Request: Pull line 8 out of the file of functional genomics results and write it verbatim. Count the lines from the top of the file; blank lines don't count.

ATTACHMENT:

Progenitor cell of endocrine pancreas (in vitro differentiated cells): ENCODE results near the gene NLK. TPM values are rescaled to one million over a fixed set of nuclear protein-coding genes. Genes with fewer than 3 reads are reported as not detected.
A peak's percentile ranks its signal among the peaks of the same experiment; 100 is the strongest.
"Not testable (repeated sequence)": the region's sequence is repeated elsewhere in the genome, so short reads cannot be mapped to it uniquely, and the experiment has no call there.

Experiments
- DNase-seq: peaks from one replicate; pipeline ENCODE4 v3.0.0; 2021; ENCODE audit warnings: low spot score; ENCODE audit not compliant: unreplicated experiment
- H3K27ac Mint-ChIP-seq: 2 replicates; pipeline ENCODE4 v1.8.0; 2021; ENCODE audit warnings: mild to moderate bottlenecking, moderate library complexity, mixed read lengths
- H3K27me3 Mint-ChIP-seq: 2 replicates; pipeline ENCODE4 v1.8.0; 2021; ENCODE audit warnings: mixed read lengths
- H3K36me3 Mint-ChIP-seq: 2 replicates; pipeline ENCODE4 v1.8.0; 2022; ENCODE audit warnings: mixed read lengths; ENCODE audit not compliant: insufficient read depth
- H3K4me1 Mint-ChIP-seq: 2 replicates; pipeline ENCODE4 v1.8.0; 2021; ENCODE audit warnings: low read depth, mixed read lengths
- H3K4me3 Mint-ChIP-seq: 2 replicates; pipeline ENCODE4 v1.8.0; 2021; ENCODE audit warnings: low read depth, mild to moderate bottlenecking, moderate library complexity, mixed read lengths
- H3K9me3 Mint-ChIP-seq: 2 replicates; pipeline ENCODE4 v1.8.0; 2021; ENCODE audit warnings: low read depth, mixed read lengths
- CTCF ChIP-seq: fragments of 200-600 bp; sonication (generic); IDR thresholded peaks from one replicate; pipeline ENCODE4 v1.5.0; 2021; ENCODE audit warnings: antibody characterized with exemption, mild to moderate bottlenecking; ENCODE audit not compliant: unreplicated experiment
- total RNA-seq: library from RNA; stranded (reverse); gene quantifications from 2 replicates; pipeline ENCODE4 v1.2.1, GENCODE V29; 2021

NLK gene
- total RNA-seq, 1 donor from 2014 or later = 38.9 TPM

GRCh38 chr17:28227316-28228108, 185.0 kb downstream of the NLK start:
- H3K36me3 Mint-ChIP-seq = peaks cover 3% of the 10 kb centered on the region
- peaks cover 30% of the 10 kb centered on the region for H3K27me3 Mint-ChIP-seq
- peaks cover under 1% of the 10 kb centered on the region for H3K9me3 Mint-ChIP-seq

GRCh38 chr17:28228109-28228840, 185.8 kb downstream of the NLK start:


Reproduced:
- H3K36me3 Mint-ChIP-seq: 2 replicates; pipeline ENCODE4 v1.8.0; 2022; ENCODE audit warnings: mixed read lengths; ENCODE audit not compliant: insufficient read depth